To speed up progress in tackling climate change, policymakers need to build political support by investing in clean-energy industries rather than first penalizing polluters, according to a new policy paper by UC Berkeley researchers.
Amrita Hazra, a postdoctoral researcher in the Department of Plant and Microbial Biology, is on a mission — to introduce people to the benefits of eating millet, which primarily is used in the United States in bird feed.
In the run-up to the Paris talks at the end of the year, governments are preparing their strategies to negotiate national emissions reduction targets. But elsewhere, a different battle is unfolding as firms and governments compete to try to capture the benefits of the rise of the new green economy.
University of California President Janet Napolitano will propose to the UC Board of Regents that they approve a veteran administrator with decades of experience in agriculture, natural resources, and sustainability as the next leader of the Division of Agriculture and Natural Resources, she announced today (July 10).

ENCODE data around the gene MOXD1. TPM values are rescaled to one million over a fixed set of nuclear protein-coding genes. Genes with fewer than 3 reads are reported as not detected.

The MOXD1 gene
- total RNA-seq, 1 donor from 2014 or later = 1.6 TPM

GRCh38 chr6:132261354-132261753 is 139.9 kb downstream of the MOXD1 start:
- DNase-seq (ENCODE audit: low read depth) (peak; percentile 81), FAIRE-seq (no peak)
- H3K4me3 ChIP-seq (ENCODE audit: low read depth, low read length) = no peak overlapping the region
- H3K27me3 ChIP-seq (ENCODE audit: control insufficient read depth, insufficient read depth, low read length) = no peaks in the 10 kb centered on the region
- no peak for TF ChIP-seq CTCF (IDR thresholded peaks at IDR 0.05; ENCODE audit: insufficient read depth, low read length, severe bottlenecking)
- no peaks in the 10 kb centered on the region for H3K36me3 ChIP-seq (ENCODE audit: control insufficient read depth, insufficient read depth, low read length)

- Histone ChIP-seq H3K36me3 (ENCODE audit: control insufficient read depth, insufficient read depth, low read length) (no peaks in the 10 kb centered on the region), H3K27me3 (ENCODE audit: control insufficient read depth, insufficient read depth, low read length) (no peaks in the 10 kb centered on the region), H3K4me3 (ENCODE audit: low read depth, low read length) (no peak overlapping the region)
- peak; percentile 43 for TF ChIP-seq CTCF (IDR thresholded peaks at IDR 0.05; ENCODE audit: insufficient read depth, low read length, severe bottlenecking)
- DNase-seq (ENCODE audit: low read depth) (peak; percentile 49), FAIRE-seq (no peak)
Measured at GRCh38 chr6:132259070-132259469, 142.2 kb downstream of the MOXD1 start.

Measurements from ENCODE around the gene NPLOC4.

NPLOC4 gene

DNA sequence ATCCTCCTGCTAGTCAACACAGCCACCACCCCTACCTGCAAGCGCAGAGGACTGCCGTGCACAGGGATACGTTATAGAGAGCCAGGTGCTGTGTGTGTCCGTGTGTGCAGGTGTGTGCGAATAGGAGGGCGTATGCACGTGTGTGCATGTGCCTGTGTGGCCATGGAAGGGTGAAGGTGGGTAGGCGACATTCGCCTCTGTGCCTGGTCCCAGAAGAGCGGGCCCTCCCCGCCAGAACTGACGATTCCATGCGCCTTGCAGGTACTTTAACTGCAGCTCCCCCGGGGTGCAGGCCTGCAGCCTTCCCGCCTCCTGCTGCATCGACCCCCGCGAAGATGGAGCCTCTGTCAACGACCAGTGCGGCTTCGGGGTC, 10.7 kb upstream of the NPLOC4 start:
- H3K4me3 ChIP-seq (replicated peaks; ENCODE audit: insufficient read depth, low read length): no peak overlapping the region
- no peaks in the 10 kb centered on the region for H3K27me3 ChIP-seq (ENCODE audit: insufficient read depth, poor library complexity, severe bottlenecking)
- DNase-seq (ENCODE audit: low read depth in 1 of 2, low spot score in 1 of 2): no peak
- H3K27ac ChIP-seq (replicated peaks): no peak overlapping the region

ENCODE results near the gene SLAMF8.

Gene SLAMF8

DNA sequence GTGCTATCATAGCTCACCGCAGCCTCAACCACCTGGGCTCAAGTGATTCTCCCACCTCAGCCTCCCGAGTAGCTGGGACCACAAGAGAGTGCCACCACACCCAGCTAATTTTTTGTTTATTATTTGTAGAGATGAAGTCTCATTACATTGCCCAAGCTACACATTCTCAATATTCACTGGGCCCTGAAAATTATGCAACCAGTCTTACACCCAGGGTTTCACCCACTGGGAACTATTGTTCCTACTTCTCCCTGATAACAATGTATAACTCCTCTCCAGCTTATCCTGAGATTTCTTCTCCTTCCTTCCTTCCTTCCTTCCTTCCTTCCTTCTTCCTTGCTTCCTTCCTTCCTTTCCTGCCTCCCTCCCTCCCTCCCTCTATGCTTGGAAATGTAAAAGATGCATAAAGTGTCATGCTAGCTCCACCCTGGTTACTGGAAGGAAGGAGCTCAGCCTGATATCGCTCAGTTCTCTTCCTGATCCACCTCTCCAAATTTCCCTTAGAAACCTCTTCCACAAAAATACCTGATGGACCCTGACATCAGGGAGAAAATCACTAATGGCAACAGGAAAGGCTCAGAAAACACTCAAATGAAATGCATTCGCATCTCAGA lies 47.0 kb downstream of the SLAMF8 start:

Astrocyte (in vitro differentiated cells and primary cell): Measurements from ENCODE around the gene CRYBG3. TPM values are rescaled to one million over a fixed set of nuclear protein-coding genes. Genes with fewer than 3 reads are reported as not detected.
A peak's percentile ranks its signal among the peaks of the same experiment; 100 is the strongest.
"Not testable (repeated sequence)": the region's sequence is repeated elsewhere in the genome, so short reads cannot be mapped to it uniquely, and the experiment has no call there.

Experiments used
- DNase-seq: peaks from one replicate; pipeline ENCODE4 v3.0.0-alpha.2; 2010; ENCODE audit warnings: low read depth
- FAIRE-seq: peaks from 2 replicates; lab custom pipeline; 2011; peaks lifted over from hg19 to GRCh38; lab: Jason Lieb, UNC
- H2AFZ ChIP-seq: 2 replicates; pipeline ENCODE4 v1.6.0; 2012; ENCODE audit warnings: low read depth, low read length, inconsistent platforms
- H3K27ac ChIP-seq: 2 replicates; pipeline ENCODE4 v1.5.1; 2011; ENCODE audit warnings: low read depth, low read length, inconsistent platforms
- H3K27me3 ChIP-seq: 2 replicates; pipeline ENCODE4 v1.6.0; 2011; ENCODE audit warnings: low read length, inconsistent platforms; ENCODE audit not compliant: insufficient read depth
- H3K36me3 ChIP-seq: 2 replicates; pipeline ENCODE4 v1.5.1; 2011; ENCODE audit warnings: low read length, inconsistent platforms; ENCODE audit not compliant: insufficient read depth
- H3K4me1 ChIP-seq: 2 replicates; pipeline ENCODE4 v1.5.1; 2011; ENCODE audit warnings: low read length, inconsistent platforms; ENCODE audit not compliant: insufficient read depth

University of California, Berkeley, scientists have identified more than 35 new groups of bacteria, clarifying a mysterious branch of the tree of life that has been hazy because these microbes can’t be reared and studied in the lab.
The debate over the legalization of marijuana has focused primarily on questions of law, policy and health. But a new paper co-authored by UC Berkeley researchers shines a spotlight on the environment as an underappreciated victim of the plant’s growing popularity as a cash crop.
We live in a world where the importance of spatial data is ever increasing. Many of the societal challenges we face today — fire response, energy distribution, land use, food scarcity, privacy and safety — are associated with big spatial data.
If the alarming trajectory of soil depletion does not change, soil erosion, combined with the effects of climate change, will present a huge risk to global food security over the next century, warns a review paper authored by some of the top soil scientists in the country.
A new study quantifying the amount of carbon stored and released through California forests and wildlands finds that wildfires and deforestation are contributing more than expected to the state’s greenhouse gas emissions.